Adeniums are a tough lot!
I was leaving for a 2 week vacation to go home to Kolkata. The big problem I had in my mind was, “What would I do with my plants?”. If the plants were not watered for 2 weeks then those would surely wither away. I would come back home from vacation to see dying plants in my balcony. That would not be a pretty sight and all my effort over the last 5-6 months would have gone down the drain.
Now I live in an apartment complex in Hyderabad and my neighbor was also going on holiday. That meant I could not leave my plants with my neighbor. As it is the middle of May the temperatures were always above 40℃ and the humidity was in the range of 30-35%. It was so dry that it took washed clothes just over an hour to get bone dry. To add to it, the sunlight was so harsh that even birds could be seen flying only post dawn and pre dusk.
Oleon suggested that I leave my plants with the gardener of the complex so that he keeps watering while we are gone. I was a little skeptical because I didn’t trust that guy with my plants. I have seen how he looks after the plants in the community garden and with my limited knowledge I was pretty sure that his lackadaisical attitude would not help.
I knew that Adeniums were semi desert plants and could live in drought conditions. So I thought this might be the best time to test this idea. So I thought of keeping my Adeniums on my balcony and the others with gardener for watering.
Pre vacation plan
I left the following with the gardener,
- Rosy periwinkle (Nayantara in Bengali)
- Areca palm
- Cabbage head
These I kept on my balcony
- Donkey’s tail
- Aralia white
The Aralia white was anyways withering, for reasons unknown to me. I have been caring for this plant for some time now but it just keeps losing leaves and drying up. I will have to get a new one and try more carefully next time. The other plants were very healthy when I left those.
Before leaving on my vacation I only moved the Adeniums to a more shaded part of the balcony so that they don’t get scorched by the sun. This is how I arranged them before I left.
After 2 weeks I came back from my vacation and I ran straight to the balcony right after opening the apartment door. I was praying to myself (Please don’t die, please don’t die, please don’t die…..). I opened the balcony door and here is what I found.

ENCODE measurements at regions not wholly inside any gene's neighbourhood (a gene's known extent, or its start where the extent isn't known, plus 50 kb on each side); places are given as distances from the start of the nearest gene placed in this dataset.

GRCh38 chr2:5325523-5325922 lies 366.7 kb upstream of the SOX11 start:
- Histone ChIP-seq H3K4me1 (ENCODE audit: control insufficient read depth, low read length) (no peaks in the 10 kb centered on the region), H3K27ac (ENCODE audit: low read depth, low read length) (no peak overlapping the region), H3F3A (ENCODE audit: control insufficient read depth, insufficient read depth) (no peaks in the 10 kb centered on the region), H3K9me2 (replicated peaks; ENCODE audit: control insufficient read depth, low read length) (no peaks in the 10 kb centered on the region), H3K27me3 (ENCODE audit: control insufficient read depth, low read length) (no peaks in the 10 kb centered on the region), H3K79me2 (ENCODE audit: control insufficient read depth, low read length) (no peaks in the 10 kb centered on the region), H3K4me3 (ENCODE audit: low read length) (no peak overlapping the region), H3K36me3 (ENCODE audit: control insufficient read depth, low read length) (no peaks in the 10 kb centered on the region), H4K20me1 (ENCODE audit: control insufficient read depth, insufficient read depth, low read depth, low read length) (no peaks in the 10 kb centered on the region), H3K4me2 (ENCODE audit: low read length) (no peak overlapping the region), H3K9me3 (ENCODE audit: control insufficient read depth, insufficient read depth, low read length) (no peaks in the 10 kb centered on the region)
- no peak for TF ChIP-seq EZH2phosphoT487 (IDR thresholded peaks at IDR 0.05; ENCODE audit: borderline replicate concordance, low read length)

Lo and behold! The Adeniums were thriving! Impossible! I told myself, “2 weeks without water! This is not real! The plants do not have even the slightest sign of stress on their bodies!”
Watch the video on YouTube
To add to it, the hybrid that I had planted a few weeks ago was blooming. When I left I saw a couple leaves coming out and now it has about 5-6 large leaves. Here is a picture of the plant
The only effect of not getting water for 2 weeks was that the caudex of the plants had grown a little thin.
As you can see in the picture above the cavity in the soil shows how much the caudex has thinned during my vacation. This is because Adeniums being desert plants, store water in their caudex, similar to Cacti. When these plants did not get water from the environment, they used up their own reserve.
My experiment was successful. These plants are truly hardy and tough. I will get more of these and will let you know as I keep learning more about these beautiful things.
Effect on other plants
Oh, I did not forget the other plants I left in my apartment. The Kalanchoe and the donkey’s tail managed to survive but not as well as the adeniums. The Aralia withered and is dying. I would say that succulents passed this test.
Unfortunately, the gardener had done a lot of damage to the other plants (as I suspected). He is not getting this responsibility from the next time.
After a week of daily watering the caudex of the plant thickened to its usual diameter. Here is a photo
I am impressed with this plant!